“You carry this?” she said, her voice almost at a whisper. She brought the gun back up to eye level and I could see her forcing herself to look down the barrel and picture another human being at the other end. She held the gun there for a few more moments and lowered it again. She looked determined to at least try to understand me and my choice to make this gun my companion and protector. Trying to see through the eyes of the girl I was five years ago, forgetting, or maybe just not truly grasping how much different I've become.
“Yes,” I replied, matching her tone.
“Tell me about it,” she said.
For the next couple of moments I shared specs and modifications and reasons I chose the Kimber Ultra CDP over any other gun for my personal defense. When she handed the gun back to me she didn’t necessarily look relieved, but she did smile.
She looked as though she wanted to say something positive about the gun, anything to reassure me that she didn’t think negatively about my choice, or me, but her silence confirmed that no positive words could be found.
She changed the subject.
Over the next few days of my visit she would see me holster my gun and walk outside with my father to do some shooting. She would stare at it on my hip as I laughed, talked, reminisced and enjoyed the company of my family. I told jokes, I teased my Dad, I ran in out of the house for fresh targets, smiling. She got to see, first hand, that carrying it wasn’t a burden, but but a light assurance. I was still her little girl, I was energetic and happy, I was just packing, too. My gun wasn't there as a testimony to my paranoia, but rather to my determination to protect the new and fabulous life I had built for myself over the last five years.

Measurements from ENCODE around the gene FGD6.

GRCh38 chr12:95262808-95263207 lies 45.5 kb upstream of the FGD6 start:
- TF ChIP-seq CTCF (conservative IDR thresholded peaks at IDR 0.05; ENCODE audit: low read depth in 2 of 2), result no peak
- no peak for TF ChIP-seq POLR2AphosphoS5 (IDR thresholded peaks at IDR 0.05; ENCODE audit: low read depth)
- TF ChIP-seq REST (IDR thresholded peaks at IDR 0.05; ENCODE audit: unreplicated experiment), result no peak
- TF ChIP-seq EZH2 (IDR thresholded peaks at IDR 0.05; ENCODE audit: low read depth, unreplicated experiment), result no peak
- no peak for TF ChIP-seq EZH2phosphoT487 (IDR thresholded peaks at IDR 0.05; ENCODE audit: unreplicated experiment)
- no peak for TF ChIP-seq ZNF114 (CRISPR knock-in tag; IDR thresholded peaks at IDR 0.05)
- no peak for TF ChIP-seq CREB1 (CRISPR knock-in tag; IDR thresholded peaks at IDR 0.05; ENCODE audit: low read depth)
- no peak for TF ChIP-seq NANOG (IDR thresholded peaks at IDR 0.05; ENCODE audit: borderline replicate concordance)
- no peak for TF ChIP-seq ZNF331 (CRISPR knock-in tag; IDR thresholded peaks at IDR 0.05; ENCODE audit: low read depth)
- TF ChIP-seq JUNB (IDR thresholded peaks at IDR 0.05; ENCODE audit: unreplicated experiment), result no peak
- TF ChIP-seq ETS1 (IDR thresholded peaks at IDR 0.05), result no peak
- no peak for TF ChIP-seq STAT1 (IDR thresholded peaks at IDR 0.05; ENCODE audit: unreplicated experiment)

On the day before I left to come home, I holstered my gun to go shoot with my Dad. When I came in, I plopped down beside my mother on the couch with my gun still on my hip and began talking about nothing in particular while my Dad went to get cleaning supplies so we could clean our recently fired firearms.
She stared at the gun less than she had before, and she even remarked at how beautifully the grips matched the belt I was wearing.
“It’s very pretty,” she said, much to my surprise.
As I got up to go upstairs and get changed as my Dad wanted to take me out to eat, I threw a shirt on over my gun and she asked, “Are you going to carry it with you?” Because of her almost positive tone, at first I wasn’t sure what she was talking about, but as I was carrying nothing else I caught on quickly.
I said, “I can’t. It’s Wisconsin, Mom.”
She laughed, “Oh, yes, I forgot.”
As I started to climb the stairs once more she looked again at the holster peeking from beneath my shirt and smiled warmly for the first time since she knew the gun had accompanied me from Pennsylvania.
The sadness in her face was gone and in her own quiet way I think she was telling me that she was starting to understand.
My Dad brags about my decision to carry as though I had won the Pulitzer Prize, my Mom, on the other hand is learning to understand that it wasn’t her fault I decided to carry a gun. She didn’t fail me and the gun on my hip is not a reminder of that failure. It’s not a talisman to ward off the nightmares of my past. The gun is nothing more than a gun, a tool to use in a time of need. There is nothing any of us can do about what happened back then, we can only look to the future and what could happen there. I’m a different girl than I was then, I have another life I’m living, and my gun is one of the many tools I have in place to try to keep my life the way it is.
She sees all of my decisions to carry as the consequence of something negative in my past. But I think she’s starting to understand that while it would be foolish of me to say that doesn’t play a part, there’s a whole lot more positive now. I’m not consumed with just trying to keep an old pain from resurfacing; I’m not carrying a gun just to defend against something bad. While that is a part of it, it’s a very small part. Mostly, I carry to protect something good: my beautiful life.